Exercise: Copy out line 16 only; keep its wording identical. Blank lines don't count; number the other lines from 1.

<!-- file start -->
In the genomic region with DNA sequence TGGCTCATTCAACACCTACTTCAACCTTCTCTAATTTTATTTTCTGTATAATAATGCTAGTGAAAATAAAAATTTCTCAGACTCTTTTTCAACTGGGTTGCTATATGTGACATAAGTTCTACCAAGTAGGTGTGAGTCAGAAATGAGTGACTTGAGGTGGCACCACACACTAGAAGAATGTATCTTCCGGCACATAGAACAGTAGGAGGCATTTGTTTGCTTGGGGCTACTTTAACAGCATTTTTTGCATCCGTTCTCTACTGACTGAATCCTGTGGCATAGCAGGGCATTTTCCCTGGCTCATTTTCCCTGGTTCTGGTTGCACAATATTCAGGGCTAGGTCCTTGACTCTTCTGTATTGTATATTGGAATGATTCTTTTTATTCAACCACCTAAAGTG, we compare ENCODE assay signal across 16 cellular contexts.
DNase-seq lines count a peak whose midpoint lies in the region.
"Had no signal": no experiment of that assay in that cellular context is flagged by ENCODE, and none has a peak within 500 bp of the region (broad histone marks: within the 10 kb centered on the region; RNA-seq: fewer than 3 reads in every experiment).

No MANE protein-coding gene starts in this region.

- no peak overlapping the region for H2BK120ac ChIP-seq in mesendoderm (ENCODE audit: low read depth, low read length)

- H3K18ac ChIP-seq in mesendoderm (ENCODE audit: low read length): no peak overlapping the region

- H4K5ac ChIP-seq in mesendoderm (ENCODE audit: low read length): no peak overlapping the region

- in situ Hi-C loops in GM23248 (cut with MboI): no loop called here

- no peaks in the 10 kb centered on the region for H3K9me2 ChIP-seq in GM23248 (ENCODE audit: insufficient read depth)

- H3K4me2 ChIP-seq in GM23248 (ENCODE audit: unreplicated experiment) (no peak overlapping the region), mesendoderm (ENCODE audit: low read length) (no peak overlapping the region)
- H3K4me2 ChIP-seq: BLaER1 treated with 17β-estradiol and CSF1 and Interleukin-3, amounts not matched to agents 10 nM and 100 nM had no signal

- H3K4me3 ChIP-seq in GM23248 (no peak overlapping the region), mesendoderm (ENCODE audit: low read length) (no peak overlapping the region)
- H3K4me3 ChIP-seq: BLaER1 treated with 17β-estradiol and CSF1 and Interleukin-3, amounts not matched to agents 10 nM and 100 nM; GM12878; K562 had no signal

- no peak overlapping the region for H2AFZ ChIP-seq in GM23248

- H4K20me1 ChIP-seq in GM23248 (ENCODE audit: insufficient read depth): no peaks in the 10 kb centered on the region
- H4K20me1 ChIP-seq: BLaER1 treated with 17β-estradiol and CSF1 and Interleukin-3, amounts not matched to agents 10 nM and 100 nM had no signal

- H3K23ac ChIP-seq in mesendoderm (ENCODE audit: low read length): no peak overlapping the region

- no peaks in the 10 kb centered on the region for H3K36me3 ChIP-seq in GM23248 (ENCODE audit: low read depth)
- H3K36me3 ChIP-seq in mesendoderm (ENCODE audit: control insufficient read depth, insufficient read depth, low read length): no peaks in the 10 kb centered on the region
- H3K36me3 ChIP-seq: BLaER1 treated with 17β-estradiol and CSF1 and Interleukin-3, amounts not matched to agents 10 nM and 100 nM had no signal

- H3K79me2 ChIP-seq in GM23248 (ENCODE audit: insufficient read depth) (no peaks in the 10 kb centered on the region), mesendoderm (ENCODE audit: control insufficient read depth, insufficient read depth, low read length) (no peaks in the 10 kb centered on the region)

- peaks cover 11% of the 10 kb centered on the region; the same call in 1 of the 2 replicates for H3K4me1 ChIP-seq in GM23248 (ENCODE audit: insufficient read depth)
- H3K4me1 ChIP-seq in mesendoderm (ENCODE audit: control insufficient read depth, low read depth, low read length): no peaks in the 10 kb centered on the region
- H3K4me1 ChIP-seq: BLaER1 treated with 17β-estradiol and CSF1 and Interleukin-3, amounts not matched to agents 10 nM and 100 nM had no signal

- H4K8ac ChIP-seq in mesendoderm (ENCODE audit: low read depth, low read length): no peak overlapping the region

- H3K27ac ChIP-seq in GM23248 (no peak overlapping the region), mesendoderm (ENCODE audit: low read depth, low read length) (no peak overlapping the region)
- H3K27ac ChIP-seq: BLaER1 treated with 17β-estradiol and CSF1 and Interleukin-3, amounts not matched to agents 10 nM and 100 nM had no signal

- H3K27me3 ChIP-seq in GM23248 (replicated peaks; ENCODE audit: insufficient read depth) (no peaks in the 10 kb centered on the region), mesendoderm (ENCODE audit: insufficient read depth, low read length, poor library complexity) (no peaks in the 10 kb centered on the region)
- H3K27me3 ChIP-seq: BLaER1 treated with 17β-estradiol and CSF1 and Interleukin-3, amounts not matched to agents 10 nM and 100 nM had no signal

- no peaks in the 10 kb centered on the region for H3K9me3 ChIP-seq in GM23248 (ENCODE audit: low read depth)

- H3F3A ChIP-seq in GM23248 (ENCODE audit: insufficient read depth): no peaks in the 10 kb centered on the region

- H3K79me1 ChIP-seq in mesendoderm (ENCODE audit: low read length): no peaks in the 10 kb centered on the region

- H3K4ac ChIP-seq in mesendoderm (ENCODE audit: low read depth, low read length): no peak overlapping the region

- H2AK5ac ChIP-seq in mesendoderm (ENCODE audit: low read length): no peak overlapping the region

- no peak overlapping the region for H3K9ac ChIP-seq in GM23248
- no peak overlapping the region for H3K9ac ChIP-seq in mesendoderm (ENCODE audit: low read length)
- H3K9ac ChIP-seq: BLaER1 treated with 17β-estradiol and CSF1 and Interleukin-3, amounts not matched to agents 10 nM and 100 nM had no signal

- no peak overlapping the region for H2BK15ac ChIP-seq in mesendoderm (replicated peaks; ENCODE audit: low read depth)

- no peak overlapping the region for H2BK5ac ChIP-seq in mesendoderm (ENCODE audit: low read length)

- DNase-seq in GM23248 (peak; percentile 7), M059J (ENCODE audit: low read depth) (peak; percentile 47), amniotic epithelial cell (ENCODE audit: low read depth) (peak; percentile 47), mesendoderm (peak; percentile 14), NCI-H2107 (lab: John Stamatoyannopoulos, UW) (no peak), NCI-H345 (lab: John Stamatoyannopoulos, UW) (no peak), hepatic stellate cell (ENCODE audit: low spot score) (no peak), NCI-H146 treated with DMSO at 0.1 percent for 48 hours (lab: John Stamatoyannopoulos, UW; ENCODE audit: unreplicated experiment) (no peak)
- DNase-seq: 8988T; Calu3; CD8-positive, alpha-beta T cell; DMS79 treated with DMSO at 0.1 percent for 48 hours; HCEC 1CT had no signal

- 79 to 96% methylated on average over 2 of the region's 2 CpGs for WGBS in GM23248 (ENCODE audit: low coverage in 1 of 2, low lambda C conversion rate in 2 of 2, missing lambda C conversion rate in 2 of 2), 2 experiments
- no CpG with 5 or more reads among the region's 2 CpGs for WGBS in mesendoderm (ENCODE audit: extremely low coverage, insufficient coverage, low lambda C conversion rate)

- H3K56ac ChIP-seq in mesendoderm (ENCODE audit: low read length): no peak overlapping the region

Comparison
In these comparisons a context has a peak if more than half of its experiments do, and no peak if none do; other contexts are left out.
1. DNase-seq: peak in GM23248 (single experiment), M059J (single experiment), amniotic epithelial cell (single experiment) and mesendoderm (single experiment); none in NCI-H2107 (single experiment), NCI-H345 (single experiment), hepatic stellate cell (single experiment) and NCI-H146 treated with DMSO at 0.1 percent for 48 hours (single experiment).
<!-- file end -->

- H4K20me1 ChIP-seq: BLaER1 treated with 17β-estradiol and CSF1 and Interleukin-3, amounts not matched to agents 10 nM and 100 nM had no signal